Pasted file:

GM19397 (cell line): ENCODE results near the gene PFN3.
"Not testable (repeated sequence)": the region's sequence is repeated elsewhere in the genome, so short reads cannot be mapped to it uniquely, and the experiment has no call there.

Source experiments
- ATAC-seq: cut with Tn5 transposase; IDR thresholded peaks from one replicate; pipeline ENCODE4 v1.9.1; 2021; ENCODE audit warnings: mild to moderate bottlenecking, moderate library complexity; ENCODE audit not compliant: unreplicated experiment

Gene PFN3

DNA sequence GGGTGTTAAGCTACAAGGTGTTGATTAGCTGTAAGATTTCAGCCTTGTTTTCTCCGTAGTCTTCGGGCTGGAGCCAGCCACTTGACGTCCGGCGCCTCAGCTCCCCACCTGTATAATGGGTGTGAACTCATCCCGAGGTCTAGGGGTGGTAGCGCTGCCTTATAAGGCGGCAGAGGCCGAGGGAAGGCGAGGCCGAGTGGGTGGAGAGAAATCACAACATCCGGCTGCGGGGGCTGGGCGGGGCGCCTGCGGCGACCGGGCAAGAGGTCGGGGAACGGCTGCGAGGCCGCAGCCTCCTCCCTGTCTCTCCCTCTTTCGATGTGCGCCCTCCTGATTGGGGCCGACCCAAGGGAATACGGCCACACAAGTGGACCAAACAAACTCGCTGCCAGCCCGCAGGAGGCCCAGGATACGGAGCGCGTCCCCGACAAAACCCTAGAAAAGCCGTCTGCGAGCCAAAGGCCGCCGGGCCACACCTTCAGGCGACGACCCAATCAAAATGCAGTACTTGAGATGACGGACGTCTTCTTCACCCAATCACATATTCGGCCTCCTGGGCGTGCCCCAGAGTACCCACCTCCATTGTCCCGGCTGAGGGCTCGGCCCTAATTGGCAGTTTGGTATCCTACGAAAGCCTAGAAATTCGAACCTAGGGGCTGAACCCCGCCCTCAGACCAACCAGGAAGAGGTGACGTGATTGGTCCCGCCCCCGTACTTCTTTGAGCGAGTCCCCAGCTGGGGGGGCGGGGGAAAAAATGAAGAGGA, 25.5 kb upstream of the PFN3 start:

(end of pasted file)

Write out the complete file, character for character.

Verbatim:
GM19397 (cell line): ENCODE results near the gene PFN3.
"Not testable (repeated sequence)": the region's sequence is repeated elsewhere in the genome, so short reads cannot be mapped to it uniquely, and the experiment has no call there.

Source experiments
- ATAC-seq: cut with Tn5 transposase; IDR thresholded peaks from one replicate; pipeline ENCODE4 v1.9.1; 2021; ENCODE audit warnings: mild to moderate bottlenecking, moderate library complexity; ENCODE audit not compliant: unreplicated experiment

Gene PFN3

DNA sequence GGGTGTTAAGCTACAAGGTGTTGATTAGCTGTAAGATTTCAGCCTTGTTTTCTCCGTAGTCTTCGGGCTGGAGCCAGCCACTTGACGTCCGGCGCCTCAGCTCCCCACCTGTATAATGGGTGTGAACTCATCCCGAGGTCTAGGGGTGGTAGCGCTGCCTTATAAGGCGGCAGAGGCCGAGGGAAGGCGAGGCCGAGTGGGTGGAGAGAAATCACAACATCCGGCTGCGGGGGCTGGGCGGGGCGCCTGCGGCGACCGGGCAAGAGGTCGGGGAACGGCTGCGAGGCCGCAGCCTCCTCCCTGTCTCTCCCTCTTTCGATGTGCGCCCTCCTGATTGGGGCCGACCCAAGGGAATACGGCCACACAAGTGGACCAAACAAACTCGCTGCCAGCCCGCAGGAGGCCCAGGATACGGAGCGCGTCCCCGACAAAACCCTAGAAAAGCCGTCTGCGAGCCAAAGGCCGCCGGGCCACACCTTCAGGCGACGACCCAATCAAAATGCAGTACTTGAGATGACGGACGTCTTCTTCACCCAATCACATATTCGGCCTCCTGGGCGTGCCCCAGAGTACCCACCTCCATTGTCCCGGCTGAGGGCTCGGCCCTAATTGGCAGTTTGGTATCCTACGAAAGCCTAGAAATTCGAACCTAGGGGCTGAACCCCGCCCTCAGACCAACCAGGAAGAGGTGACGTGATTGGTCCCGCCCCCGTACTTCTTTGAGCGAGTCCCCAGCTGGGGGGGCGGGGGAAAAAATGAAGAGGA, 25.5 kb upstream of the PFN3 start: